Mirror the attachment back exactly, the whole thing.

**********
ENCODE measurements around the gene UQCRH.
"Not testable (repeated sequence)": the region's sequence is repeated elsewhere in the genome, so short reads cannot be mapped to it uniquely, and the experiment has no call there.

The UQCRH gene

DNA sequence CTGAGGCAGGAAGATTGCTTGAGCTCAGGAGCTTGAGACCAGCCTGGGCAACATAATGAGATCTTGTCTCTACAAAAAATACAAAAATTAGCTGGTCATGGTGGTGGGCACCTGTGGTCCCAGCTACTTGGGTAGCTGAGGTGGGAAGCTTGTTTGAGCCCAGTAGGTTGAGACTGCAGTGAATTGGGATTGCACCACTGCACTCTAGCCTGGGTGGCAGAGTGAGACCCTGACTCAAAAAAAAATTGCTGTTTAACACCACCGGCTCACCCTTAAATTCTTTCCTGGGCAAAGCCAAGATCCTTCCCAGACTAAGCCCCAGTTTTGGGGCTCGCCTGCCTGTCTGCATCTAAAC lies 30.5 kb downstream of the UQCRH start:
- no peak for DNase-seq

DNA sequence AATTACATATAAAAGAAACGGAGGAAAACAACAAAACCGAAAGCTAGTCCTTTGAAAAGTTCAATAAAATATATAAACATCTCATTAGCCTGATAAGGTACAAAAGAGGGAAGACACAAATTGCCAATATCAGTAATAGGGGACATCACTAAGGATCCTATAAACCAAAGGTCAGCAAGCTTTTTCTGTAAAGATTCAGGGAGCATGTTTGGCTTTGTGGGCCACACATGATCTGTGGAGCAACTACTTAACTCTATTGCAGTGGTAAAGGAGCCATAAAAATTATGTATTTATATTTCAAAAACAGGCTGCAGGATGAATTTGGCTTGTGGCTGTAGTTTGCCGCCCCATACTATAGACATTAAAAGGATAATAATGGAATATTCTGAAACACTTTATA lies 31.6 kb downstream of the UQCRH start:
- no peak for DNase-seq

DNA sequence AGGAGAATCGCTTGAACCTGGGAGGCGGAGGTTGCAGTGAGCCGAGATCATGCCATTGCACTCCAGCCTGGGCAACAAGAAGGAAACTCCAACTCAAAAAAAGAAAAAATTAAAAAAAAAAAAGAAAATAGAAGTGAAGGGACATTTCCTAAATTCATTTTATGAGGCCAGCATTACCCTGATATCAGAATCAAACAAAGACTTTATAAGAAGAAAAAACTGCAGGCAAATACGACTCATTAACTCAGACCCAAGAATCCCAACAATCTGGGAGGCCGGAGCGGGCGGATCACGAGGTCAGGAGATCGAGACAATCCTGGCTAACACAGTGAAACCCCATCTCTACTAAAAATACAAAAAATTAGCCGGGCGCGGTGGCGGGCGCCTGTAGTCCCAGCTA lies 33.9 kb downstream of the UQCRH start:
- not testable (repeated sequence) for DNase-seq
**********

ENCODE measurements around the gene UQCRH.
"Not testable (repeated sequence)": the region's sequence is repeated elsewhere in the genome, so short reads cannot be mapped to it uniquely, and the experiment has no call there.

The UQCRH gene

DNA sequence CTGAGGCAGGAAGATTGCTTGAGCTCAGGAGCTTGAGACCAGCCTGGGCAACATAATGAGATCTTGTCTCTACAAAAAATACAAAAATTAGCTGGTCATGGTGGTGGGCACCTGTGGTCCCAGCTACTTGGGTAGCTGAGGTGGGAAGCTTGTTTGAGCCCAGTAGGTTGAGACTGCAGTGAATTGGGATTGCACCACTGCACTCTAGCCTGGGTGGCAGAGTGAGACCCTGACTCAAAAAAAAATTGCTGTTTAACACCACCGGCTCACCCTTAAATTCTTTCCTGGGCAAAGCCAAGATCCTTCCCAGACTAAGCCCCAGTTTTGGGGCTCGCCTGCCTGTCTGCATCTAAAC lies 30.5 kb downstream of the UQCRH start:
- no peak for DNase-seq

DNA sequence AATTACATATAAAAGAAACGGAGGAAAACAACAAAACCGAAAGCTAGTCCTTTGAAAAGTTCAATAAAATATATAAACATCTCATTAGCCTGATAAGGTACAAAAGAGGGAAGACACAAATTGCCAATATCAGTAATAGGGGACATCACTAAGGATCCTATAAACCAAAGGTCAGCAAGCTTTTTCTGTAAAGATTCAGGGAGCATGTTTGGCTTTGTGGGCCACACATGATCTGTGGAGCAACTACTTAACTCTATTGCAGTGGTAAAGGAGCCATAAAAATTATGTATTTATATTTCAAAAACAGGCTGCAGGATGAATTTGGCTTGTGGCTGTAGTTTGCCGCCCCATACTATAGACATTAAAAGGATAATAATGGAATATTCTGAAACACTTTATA lies 31.6 kb downstream of the UQCRH start:
- no peak for DNase-seq

DNA sequence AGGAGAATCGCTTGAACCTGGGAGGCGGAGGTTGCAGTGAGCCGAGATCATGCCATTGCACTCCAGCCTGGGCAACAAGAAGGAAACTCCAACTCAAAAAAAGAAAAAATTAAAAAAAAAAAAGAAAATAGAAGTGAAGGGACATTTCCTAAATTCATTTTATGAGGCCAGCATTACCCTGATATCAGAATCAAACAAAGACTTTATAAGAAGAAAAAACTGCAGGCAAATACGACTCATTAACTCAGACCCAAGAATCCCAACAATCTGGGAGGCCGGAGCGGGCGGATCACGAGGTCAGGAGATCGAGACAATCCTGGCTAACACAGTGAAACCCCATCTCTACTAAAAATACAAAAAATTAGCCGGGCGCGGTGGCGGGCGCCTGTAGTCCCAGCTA lies 33.9 kb downstream of the UQCRH start:
- not testable (repeated sequence) for DNase-seq